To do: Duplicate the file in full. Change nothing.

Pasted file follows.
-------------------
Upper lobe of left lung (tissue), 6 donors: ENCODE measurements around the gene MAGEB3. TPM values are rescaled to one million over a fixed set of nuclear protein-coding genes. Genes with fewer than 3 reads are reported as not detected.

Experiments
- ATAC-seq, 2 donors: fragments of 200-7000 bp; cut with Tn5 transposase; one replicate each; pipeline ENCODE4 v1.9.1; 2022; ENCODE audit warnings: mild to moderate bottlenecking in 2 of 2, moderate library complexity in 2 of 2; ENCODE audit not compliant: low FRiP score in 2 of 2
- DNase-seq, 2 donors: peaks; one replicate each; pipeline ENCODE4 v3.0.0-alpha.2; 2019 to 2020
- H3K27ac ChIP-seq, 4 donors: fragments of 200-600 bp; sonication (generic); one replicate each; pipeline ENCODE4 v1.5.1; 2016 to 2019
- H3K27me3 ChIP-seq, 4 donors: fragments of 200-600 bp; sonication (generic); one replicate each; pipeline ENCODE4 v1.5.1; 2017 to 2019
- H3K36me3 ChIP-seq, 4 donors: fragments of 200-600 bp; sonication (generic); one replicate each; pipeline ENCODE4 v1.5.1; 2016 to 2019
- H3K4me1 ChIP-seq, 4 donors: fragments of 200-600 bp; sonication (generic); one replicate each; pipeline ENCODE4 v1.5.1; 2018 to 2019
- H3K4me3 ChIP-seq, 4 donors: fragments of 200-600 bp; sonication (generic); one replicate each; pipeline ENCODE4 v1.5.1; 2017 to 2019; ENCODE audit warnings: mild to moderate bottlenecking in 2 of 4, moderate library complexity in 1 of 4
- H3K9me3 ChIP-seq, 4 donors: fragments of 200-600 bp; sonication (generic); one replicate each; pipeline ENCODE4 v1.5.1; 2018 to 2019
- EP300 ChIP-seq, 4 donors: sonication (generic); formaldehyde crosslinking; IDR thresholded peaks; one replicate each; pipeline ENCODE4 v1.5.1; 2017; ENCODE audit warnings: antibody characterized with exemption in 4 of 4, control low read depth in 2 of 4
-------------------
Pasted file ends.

Upper lobe of left lung (tissue), 6 donors: ENCODE measurements around the gene MAGEB3. TPM values are rescaled to one million over a fixed set of nuclear protein-coding genes. Genes with fewer than 3 reads are reported as not detected.

Experiments
- ATAC-seq, 2 donors: fragments of 200-7000 bp; cut with Tn5 transposase; one replicate each; pipeline ENCODE4 v1.9.1; 2022; ENCODE audit warnings: mild to moderate bottlenecking in 2 of 2, moderate library complexity in 2 of 2; ENCODE audit not compliant: low FRiP score in 2 of 2
- DNase-seq, 2 donors: peaks; one replicate each; pipeline ENCODE4 v3.0.0-alpha.2; 2019 to 2020
- H3K27ac ChIP-seq, 4 donors: fragments of 200-600 bp; sonication (generic); one replicate each; pipeline ENCODE4 v1.5.1; 2016 to 2019
- H3K27me3 ChIP-seq, 4 donors: fragments of 200-600 bp; sonication (generic); one replicate each; pipeline ENCODE4 v1.5.1; 2017 to 2019
- H3K36me3 ChIP-seq, 4 donors: fragments of 200-600 bp; sonication (generic); one replicate each; pipeline ENCODE4 v1.5.1; 2016 to 2019
- H3K4me1 ChIP-seq, 4 donors: fragments of 200-600 bp; sonication (generic); one replicate each; pipeline ENCODE4 v1.5.1; 2018 to 2019
- H3K4me3 ChIP-seq, 4 donors: fragments of 200-600 bp; sonication (generic); one replicate each; pipeline ENCODE4 v1.5.1; 2017 to 2019; ENCODE audit warnings: mild to moderate bottlenecking in 2 of 4, moderate library complexity in 1 of 4
- H3K9me3 ChIP-seq, 4 donors: fragments of 200-600 bp; sonication (generic); one replicate each; pipeline ENCODE4 v1.5.1; 2018 to 2019
- EP300 ChIP-seq, 4 donors: sonication (generic); formaldehyde crosslinking; IDR thresholded peaks; one replicate each; pipeline ENCODE4 v1.5.1; 2017; ENCODE audit warnings: antibody characterized with exemption in 4 of 4, control low read depth in 2 of 4